- Was your cesarean due to a breech baby? Learn what the evidence says about vaginal breech delivery, ECVs and VBACs, moxibustion and what your options are here and here.
- Do you have adorably squishy big babies? Did your doctor do a third trimester sonogram and estimate your baby’s weight using pelvimetry? Did this result in your being told you should induce early to get the baby out before it was ‘too big’? Or were you told your baby was already ‘too big’ and you should have a cesarean because your baby was never coming out vaginally?
The evidence does not support any of these practices. VBAC.com states that, “Research shows that routine late pregnancy screening does not improve health outcomes for mothers or babies when compared with women who do not have the screening. However, routine late pregnancy ultrasound screening can potentially increase the use of major interventions including a cesarean section.
Cesarean for Big Babies. Not Evidence-Based
Sometimes a care provider recommends that a woman be screened (by X-ray, ultrasound, computerized tomography scanning or magnetic resonance imaging (MRI) to determine the weight of her baby at birth. Based on these measurements the care provider decides whether or not the baby is “too big” to be born vaginally. This is called pelvimetry. Pelvimetry is an inaccurate method of predicting the size of the baby and cannot predict whether or not the baby will move down through the mother’s pelvis. An ultrasound screening has an error margin of 10% to 20%. Women who have pelvimetry are more likely to have a cesarean, but there is no evidence that the health outcomes of babies are improved. Medical experts state that pelvimetry should not be used to make decisions about a vaginal or a cesarean birth.”
Learn what the evidence says about ‘big babies’ here.
Did you have an epidural or other pain meds? Do you want them again? Learn about the risks and benefits of common pain management and their effect on the labor process. Did you get to the pushing stage but baby wasn’t descending well? Was your baby posterior? Research the use of chiropractic care in optimizing pelvic stability and baby’s positioning. Were you told your pelvis was too small to allow a baby to pass through? True cephalopelvic disproportion is very rare and can require imaging to properly diagnose. Learn more about the possibility that you have CPD before giving up on the idea that you can birth a baby vaginally.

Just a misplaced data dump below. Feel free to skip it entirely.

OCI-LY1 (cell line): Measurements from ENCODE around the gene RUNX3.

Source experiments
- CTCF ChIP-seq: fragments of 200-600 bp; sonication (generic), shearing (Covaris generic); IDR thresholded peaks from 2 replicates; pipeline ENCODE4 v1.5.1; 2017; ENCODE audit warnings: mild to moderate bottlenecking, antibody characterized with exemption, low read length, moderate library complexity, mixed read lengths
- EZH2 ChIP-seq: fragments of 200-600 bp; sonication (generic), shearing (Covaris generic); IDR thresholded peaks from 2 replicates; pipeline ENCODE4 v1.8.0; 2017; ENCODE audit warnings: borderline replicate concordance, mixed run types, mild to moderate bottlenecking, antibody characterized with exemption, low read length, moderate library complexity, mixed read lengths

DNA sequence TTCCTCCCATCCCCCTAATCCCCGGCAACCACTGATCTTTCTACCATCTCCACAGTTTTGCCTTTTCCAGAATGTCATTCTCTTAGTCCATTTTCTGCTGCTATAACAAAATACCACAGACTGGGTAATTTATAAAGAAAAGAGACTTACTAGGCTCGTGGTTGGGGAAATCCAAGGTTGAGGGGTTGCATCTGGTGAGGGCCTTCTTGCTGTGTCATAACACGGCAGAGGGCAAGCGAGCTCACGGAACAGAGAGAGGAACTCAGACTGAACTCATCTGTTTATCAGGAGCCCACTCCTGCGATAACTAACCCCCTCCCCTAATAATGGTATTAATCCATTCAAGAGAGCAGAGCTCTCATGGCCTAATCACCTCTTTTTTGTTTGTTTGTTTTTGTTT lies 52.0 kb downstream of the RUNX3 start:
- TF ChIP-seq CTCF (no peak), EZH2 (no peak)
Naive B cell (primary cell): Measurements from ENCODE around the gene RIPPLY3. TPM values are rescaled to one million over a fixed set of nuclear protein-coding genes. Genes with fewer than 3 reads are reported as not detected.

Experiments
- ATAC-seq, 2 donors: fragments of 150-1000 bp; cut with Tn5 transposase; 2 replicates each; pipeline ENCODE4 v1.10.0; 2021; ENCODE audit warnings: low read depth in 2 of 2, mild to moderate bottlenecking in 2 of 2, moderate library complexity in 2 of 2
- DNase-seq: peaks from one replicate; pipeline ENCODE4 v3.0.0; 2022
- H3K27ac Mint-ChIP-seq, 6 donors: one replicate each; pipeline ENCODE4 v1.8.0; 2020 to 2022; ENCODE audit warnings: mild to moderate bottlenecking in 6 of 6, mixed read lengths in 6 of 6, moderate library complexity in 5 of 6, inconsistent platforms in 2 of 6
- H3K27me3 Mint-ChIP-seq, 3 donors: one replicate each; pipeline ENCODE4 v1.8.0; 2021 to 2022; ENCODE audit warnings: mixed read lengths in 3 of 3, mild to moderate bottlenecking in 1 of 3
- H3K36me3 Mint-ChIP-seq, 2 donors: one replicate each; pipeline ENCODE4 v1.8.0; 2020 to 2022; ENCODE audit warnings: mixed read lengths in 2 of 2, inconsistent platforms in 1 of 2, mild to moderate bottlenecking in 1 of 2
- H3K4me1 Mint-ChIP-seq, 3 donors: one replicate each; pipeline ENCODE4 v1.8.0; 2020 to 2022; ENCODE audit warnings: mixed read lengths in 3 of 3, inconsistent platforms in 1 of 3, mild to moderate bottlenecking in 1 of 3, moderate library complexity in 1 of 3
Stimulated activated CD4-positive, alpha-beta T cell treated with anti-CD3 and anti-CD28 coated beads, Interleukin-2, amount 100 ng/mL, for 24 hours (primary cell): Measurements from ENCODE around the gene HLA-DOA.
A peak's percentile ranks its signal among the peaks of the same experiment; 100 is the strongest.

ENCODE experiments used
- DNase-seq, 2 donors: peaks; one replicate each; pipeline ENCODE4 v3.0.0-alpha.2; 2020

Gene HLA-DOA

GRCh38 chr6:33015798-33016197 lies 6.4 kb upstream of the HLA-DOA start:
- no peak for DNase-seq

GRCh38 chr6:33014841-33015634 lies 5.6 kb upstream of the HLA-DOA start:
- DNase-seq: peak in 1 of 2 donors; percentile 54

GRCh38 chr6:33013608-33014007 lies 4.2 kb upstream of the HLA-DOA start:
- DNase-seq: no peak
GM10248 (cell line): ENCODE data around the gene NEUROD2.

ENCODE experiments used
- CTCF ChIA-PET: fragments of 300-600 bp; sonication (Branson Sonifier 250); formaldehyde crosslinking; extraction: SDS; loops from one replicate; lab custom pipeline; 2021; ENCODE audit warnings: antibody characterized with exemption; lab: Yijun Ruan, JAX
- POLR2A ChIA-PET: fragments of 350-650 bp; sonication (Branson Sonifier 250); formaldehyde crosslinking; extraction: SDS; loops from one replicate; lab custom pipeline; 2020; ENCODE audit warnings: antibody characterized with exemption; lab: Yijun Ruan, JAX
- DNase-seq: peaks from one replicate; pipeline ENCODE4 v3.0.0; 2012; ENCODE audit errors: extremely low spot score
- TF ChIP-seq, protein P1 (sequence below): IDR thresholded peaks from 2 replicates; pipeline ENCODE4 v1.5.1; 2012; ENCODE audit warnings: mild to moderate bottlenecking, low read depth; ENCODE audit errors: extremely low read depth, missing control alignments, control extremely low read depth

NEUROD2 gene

You get the idea. Learn more. Ask questions. Know your options.
Vaginal birth after cesarean is not right for every mom, but neither is a repeat cesarean. Women deserve the right to make their own informed decisions about how they give birth. If you decide that VBAC is right for you—surround yourself with a support system that will encourage you and be there for you. Connect with other VBAC moms and find a group such as ICAN that can provide the support and resources you need. Find a supportive provider and vet them carefully. Hire a doula to support you and your partner during pregnancy and birth. Arm yourself with accurate information and learn everything you can about labor and birth. Around 75% of women who attempt a VBAC will be successful, prepare yourself and your partner in the best ways you can to increase your chances of achieving your VBAC goal. Women do it every day and you deserve the chance to as well.
This guest post was written by Elizabeth Quinn. Elizabeth and her husband, Percy, live in Jackson, Mississippi with their three daughters one son. She had two cesareans followed by two vba2c’s. Elizabeth serves as the chapter leader of ICAN of Jackson, Mississippi and advocates for evidence based care in maternity healthcare through her volunteer efforts within the birth community there. She is passionate about being educated about birth and helping women who have had cesarean sections to know their options.